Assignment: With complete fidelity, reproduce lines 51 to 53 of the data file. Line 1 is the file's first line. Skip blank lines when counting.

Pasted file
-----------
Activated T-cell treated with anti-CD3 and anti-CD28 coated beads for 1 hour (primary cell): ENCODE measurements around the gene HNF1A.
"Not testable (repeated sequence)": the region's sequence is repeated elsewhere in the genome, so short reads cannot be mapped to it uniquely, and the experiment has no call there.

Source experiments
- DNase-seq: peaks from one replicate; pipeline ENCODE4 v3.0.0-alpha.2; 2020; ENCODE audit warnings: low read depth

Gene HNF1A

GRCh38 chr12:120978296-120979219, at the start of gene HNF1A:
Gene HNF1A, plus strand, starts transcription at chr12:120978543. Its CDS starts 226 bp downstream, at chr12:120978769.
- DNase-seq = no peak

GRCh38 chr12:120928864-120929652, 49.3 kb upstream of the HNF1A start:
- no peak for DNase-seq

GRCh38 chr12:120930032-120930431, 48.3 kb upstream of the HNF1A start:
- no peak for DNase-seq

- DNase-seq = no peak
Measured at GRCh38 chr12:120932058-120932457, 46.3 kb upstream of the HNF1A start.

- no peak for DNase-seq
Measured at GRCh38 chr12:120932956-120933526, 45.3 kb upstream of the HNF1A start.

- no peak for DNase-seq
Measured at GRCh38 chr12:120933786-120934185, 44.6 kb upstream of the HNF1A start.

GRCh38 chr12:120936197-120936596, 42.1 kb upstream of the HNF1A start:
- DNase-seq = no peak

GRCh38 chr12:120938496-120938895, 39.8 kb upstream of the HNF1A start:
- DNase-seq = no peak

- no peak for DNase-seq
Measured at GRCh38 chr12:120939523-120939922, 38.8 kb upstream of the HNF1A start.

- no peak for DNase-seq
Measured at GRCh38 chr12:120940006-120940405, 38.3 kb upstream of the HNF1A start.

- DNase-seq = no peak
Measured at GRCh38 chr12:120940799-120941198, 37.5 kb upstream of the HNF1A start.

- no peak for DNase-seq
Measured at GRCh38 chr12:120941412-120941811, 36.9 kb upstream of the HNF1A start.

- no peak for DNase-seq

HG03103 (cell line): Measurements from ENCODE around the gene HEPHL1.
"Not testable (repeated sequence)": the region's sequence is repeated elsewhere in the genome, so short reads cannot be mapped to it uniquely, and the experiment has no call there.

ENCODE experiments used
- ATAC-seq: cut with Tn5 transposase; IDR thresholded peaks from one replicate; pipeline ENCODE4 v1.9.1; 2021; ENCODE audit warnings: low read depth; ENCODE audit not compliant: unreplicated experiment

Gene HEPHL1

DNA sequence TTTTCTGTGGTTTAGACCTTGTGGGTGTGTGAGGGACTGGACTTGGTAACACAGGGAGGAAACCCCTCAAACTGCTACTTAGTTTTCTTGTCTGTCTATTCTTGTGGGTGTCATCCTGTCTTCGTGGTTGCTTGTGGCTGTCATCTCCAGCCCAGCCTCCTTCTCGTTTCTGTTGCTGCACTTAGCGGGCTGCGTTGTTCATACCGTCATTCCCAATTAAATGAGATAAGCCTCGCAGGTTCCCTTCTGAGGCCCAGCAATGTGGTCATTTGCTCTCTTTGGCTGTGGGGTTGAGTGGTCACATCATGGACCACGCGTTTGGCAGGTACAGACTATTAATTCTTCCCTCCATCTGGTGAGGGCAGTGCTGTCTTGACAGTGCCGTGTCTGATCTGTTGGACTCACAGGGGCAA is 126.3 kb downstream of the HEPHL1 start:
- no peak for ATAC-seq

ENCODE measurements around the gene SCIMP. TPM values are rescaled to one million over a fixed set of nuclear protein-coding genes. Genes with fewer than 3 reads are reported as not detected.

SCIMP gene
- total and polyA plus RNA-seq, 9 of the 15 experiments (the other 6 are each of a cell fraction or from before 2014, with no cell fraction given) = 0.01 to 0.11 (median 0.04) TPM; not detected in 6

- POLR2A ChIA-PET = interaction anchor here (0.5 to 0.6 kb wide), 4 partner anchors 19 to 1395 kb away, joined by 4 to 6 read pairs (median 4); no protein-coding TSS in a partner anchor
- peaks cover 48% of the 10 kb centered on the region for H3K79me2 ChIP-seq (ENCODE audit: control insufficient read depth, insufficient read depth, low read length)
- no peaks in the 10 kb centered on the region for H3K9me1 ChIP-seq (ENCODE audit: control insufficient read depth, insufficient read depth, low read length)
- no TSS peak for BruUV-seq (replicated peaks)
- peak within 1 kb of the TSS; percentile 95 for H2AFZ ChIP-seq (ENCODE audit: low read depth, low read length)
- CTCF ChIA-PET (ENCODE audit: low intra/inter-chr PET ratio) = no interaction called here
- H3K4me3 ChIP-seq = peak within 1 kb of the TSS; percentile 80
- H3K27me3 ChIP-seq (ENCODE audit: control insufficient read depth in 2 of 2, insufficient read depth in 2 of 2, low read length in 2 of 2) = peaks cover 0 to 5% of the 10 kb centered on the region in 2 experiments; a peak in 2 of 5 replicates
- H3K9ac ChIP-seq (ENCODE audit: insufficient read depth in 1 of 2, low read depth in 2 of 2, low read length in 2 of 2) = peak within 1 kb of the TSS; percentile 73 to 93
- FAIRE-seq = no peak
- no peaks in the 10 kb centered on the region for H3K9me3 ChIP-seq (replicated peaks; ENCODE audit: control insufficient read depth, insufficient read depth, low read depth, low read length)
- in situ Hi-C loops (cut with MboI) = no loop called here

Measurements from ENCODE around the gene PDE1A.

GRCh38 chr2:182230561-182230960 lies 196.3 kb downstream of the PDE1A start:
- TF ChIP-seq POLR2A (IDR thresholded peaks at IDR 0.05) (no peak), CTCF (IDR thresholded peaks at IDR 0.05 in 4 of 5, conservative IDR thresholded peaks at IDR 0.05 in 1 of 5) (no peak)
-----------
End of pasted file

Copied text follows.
- FAIRE-seq = no peak
- no peaks in the 10 kb centered on the region for H3K9me3 ChIP-seq (replicated peaks; ENCODE audit: control insufficient read depth, insufficient read depth, low read depth, low read length)
- in situ Hi-C loops (cut with MboI) = no loop called here